Cocaine-induced seizures (CIS) and cocaine-induced psychosis (CIP) may be complications of acute cocaine intoxication. CIS could result from a kindling process, involving the glutamate NMDA receptor (NMDAR) phosphorylation state, which is enhanced by activation of the dopamine D1 receptor (D1R). CIP is considered to be more specifically associated with the activity of the dopamine D2 receptor (D2R). The authors describe the case of a 21-year-old woman who presented with recurrent CIP during a period of increased cocaine abuse that ended in two consecutive CIS. This case report may illustrate a possible overlap in the mechanisms underlying CIS and CIP, disclosing some subtle interactions occurring between dopaminergic and glutamatergic receptors during cocaine chronic intoxication. Chronic cocaine exposure usually induces the formation of a NMDAR-D2R complex, which seems to be linked to the usual clinical effects of the drug, but also causes complex formation not to occur in both D2R-based CIP and D1R-based CIS. To explain the case of this patient, we propose a pharmacological hypothesis based on a literature review and implying the lack of formation of this complex, which triggers CIP and CIS. On a more practical level, this case report also encourages practitioners to be aware of the possible co-occurrence of CIP and CIS in cocaine abusers, especially with respect to antipsychotic medications that could be administered in such situations. © 2011 Elsevier Inc.


Karila L.,University Paris - Sud | Karila L.,Addiction Research and Treatment Center | Leroy C.,University Paris - Sud | Leroy C.,French Atomic Energy Commission | And 10 more authors.
Neuropsychopharmacology | Year: 2016

Modafinil is a candidate compound for the treatment of cocaine addiction that binds to the dopamine transporter (DAT) in healthy humans, as observed by positron emission tomography (PET). This mechanism, analogous to that of cocaine, might mediate a putative therapeutic effect of modafinil on cocaine dependence, though the binding of modafinil to DAT has never been assessed in cocaine-dependent patients. We aimed at quantifying the DAT availability during a controlled treatment by modafinil, and its clinical and psychometric correlates in cocaine-dependent patients at the onset of abstinence initiation. Twenty-nine cocaine-dependent male patients were enrolled in a 3-month trial for cocaine abstinence. Modafinil was used in a randomized double-blind placebo-controlled design and was administered as follows: 400 mg/day for 26 days, then 300 mg/day for 30 days, and 200 mg/day for 31 days. Participants were examined twice during a 17-day hospitalization for their DAT availability using PET and [11 C]-PE2I and for assessments of craving, depressive symptoms, working memory, and decision-making. Cocaine abstinence was further assessed during a 10-week outpatient follow-up period. Baseline [11 C]-PE2I-binding potential covaried with risk taking and craving index in striatal and extrastriatal regions. A 65.6% decrease of binding potential was detected in patients receiving modafinil for 2 weeks, whereas placebo induced no significant change. During hospitalization, an equivalent improvement in clinical outcomes was observed in both treatment groups, and during the outpatient follow-up there were more therapeutic failures in the modafinil-treated group. Therefore, these results do not support the usefulness of modafinil to treat cocaine addiction. © 2016 American College of Neuropsychopharmacology.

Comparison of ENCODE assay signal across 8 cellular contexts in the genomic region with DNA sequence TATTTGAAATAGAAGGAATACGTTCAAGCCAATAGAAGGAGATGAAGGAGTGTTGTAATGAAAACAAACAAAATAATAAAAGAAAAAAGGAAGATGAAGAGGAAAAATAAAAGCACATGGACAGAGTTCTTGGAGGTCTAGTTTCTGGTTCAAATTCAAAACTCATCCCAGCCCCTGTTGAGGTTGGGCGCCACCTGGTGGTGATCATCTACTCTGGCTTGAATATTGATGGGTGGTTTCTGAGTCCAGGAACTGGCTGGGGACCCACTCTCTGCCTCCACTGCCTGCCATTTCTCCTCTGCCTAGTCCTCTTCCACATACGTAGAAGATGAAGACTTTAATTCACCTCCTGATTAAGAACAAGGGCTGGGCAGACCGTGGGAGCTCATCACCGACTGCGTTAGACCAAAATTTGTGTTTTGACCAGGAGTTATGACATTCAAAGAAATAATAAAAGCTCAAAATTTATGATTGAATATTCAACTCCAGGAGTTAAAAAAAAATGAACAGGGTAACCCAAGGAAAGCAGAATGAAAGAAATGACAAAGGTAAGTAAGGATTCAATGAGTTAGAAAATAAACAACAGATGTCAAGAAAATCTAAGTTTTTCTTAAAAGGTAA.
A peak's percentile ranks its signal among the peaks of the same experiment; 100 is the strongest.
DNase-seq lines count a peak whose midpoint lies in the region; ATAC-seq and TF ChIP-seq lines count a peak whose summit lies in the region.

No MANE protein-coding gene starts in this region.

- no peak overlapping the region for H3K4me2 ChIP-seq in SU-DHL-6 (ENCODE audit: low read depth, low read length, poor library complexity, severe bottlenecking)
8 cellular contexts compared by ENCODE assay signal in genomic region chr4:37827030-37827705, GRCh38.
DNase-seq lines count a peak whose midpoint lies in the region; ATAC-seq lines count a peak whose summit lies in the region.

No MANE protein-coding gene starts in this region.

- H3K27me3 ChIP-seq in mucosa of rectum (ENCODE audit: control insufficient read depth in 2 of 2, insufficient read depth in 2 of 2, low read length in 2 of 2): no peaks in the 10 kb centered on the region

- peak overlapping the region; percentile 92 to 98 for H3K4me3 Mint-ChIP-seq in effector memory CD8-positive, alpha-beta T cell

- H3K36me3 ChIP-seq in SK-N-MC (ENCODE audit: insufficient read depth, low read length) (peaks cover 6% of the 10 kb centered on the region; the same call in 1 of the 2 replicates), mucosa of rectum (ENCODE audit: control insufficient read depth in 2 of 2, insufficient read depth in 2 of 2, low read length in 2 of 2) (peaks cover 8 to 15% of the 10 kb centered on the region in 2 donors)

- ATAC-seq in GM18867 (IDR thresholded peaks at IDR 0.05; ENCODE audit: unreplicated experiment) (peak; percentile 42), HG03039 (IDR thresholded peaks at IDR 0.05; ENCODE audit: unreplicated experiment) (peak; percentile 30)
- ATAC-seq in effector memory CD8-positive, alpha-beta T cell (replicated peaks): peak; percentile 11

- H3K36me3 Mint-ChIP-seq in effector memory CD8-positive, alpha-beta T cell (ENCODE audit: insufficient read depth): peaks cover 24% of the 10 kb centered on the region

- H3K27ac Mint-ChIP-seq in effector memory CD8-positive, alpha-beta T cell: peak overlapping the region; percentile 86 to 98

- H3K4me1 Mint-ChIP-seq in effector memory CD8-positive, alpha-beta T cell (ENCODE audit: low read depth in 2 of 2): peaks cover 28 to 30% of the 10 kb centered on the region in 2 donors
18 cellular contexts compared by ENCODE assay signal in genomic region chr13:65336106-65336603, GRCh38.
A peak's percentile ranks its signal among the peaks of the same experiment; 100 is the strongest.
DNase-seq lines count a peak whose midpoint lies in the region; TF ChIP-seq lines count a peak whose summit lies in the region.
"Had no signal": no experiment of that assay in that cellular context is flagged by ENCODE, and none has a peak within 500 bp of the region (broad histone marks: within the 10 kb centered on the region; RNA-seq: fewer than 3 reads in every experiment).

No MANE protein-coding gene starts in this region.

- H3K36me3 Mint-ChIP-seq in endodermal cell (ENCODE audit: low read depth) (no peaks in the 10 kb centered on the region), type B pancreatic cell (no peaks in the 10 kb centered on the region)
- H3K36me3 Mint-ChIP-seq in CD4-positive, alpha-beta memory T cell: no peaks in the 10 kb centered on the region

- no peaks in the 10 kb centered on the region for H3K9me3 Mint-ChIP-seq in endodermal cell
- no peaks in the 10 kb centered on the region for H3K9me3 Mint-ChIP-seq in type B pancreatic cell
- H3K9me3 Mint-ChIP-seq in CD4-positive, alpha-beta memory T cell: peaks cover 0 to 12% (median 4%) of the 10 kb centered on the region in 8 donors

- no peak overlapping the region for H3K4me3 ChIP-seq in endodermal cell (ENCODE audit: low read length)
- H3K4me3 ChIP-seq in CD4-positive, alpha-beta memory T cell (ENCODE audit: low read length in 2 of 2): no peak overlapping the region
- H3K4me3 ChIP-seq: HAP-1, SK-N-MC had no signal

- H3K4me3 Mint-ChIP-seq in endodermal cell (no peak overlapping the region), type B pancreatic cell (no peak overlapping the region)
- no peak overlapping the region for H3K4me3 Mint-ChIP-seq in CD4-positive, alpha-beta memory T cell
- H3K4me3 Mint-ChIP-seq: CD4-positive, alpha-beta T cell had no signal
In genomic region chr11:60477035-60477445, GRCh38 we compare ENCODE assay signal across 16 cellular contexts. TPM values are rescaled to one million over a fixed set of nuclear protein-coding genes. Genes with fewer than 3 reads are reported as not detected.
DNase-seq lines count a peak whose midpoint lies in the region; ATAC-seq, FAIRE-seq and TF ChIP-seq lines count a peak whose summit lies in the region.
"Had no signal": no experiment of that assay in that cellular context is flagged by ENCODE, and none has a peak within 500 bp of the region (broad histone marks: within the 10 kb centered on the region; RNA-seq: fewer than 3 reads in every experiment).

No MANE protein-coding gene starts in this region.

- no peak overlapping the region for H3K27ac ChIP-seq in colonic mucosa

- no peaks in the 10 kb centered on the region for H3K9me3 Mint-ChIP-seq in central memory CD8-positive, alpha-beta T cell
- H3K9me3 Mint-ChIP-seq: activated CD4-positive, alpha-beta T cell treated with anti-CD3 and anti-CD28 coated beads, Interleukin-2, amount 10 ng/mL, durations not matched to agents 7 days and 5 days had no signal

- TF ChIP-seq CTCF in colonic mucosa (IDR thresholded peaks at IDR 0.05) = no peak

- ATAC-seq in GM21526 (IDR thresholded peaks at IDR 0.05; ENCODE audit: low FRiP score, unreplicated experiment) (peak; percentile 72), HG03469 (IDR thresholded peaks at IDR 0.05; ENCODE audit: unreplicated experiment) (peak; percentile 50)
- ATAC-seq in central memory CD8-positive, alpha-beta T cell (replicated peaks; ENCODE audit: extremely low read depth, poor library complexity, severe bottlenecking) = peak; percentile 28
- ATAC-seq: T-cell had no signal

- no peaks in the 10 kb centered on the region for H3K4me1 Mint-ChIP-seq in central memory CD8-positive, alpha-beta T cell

Reynaud M.,Addiction Research and Treatment Center | Reynaud M.,University Paris - Sud | Karila L.,Addiction Research and Treatment Center | Karila L.,University Paris - Sud
Current Pharmaceutical Design | Year: 2011

Switching from the concept of substance or alcohol dependence to that of addiction has profoundly modified our ways of approaching, treating and organizing the care of this disease. This more complex and subtle approach gives less importance to the substance and its effects and focuses more on the initiation of pathological behavior. It is important to keep in mind that the addictive process associates a substance (more or less addictive), an individual (more or less vulnerable) and an environment (more or less condoning). Today, it is no longer possible to consider that a drug acts on only one receptor or one system. Current understanding of inner regulation mechanisms integrates the interactions between the various stimulated brain pathways. Addiction treatments which should benefit from advances in genetics, neuropsychology and neuroimaging could be increasingly individualized in the years to come. The "addictology" approach has triggered thinking about other therapeutic approaches such as modification of therapeutic objectives toward "risk reductions" or applying this model to behavioral addictions (food, sex, sport, gaming.). This conceptual shift seems to enrich clinical analysis, the therapeutic possibilities and the avenues for research. © 2011 Bentham Science Publishers Ltd.